The prospect of resurrecting mammoths is back in the news after Harvard geneticist George Church announced last month that he may be only two years away from creating a mammoth-elephant hybrid fetus. That’s still a long way from a living mammoth — let alone herds of the animals — and scientists are skeptical that Church will be successful with even a hybrid fetus. The scientific hurdles that will have to be overcome are huge.
But the problems with de-extinction only start there. If resurrecting an extinct species is successful, scientists couldn’t stop at just one or two animals. They would have to make enough for at least one healthy-sized population. Then they would have to successfully reintroduce the species to the planet, taking care to find a place where the new-again species wouldn’t harm others and where the animals would be mostly safe from whatever drove them extinct in the first place. And those animals would then have to be managed and monitored for years.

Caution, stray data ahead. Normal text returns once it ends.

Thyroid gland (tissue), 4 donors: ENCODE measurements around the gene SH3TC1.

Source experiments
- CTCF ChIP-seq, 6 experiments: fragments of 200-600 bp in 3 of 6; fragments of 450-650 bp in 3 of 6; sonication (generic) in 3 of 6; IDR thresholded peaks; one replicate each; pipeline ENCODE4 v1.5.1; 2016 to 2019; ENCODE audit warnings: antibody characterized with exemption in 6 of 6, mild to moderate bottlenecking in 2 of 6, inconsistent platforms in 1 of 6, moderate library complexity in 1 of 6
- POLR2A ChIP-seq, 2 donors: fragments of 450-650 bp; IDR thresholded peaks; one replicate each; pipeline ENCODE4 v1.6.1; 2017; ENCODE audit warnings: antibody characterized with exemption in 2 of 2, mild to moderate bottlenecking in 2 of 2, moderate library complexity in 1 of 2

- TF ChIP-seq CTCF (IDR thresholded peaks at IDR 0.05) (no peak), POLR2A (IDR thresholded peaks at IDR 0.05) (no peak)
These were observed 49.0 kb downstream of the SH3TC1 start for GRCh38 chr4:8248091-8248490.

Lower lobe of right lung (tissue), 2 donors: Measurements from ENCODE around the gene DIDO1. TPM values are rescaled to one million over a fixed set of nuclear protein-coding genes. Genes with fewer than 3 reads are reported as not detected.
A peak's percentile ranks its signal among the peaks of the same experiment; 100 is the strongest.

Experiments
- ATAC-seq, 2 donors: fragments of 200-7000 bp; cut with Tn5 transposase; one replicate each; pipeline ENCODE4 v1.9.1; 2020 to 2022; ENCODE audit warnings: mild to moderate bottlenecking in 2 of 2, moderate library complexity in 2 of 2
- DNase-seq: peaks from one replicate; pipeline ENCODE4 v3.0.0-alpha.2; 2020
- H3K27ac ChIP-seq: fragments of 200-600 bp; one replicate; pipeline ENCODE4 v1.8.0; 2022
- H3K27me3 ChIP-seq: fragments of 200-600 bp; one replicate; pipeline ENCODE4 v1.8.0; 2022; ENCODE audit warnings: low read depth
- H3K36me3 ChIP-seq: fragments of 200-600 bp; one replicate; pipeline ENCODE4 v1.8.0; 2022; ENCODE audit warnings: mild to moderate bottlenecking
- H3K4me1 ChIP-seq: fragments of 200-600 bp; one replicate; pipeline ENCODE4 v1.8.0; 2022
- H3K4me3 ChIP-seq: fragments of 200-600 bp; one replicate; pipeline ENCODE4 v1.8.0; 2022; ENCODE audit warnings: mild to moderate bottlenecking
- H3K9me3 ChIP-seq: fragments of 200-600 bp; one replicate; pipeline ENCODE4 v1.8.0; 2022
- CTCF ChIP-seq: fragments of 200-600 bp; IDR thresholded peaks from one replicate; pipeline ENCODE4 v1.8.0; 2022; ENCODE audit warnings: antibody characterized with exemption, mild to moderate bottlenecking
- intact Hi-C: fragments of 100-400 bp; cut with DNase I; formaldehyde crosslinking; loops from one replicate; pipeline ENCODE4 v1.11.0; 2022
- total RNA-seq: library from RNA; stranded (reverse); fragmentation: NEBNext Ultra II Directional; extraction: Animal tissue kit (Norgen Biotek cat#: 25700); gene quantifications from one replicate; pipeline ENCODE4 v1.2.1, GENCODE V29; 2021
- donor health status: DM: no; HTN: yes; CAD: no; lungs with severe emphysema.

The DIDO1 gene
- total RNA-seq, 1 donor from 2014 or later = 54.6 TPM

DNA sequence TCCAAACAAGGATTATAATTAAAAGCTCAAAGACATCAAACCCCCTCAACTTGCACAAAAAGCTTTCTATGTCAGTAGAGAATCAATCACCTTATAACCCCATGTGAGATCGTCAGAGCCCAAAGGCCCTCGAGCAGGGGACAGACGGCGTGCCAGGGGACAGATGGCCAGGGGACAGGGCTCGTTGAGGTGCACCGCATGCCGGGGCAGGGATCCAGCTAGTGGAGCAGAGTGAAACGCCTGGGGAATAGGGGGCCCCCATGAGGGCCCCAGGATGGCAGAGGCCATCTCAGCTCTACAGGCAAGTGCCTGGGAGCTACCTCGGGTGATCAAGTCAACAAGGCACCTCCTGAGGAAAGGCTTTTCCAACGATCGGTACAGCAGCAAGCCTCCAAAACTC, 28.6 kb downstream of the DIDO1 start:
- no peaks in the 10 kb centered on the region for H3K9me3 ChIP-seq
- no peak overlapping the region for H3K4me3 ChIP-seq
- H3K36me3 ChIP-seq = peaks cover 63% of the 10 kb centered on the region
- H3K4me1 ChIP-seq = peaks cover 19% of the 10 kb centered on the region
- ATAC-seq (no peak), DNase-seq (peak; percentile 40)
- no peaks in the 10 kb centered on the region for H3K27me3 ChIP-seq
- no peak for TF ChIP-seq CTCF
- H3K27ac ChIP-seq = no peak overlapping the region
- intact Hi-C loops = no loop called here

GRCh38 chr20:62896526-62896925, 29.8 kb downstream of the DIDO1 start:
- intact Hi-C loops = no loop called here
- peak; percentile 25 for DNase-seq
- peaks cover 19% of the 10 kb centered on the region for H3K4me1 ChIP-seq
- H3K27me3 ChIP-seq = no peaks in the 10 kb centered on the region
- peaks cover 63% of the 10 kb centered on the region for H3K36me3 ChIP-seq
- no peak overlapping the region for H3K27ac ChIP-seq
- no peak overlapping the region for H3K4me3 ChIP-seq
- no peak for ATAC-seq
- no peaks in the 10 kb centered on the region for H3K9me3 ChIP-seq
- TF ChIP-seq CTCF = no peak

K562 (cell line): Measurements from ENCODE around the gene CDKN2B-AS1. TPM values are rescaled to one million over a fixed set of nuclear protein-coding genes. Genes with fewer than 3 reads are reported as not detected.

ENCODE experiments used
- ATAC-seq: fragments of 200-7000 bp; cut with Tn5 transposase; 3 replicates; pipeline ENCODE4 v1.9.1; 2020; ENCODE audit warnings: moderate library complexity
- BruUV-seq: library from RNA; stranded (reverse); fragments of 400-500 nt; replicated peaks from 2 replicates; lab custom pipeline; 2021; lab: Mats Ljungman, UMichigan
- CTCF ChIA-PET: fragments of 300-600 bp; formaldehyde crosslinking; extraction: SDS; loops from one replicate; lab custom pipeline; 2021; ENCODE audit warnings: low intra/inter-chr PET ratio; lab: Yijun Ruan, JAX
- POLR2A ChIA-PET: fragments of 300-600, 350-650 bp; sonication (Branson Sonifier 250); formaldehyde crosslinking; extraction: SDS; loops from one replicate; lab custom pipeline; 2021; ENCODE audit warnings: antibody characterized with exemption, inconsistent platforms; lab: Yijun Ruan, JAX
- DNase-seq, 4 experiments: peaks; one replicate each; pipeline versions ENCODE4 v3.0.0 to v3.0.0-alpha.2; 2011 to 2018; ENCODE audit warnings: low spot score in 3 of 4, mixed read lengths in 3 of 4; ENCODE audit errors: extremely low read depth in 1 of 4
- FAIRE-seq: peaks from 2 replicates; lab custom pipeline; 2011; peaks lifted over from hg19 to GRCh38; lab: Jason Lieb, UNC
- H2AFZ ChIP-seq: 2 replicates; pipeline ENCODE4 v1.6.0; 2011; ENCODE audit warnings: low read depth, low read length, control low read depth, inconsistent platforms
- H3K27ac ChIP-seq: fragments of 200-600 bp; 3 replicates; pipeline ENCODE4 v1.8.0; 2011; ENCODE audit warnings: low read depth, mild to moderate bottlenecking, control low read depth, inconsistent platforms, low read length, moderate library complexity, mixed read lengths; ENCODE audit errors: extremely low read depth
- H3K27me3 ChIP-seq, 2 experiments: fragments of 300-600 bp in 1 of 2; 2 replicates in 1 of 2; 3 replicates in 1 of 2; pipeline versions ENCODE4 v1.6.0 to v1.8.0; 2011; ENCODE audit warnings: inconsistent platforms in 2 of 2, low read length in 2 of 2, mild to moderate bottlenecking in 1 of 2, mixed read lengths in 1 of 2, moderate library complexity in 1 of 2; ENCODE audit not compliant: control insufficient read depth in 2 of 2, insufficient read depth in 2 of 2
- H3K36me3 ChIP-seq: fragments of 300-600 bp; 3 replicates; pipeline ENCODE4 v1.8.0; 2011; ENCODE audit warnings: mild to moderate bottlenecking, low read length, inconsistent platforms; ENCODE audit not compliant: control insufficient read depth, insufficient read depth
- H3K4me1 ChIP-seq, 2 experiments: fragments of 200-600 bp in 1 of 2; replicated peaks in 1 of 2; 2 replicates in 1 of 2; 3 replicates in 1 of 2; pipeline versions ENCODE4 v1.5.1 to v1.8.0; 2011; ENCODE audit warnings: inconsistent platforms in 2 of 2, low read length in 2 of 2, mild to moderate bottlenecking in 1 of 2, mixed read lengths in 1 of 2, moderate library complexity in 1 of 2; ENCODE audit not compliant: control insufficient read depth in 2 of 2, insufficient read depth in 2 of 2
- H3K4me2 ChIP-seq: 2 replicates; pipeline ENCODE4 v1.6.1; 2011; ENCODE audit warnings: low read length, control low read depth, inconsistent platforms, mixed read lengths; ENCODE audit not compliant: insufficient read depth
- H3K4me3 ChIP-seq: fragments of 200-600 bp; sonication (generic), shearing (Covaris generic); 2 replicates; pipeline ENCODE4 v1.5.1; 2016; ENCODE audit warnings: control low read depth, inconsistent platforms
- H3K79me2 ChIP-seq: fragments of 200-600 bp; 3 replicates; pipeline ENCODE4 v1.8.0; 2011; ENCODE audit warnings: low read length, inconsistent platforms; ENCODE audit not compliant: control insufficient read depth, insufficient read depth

All this costs big bucks, and it would divert already limited conservation funds away from species that have yet to go extinct but are badly in need of protection, Joseph Bennett, an ecologist at Carleton University in Ottawa, and colleagues warn in a new study. Whether government or private sources pay for such a reintroduction, other species are bound to suffer.
The financial costs of de-extinction are largely a mystery since no one has actually done it yet. But Bennett and his team wanted to get a handle on how much the reintroduction part of the process might cost — and how this might affect other conservation efforts. They turned to Australia and New Zealand for some examples.
“New Zealand and the Australian state of New South Wales are somewhat unique in the world in that they have very detailed prescriptions for all…
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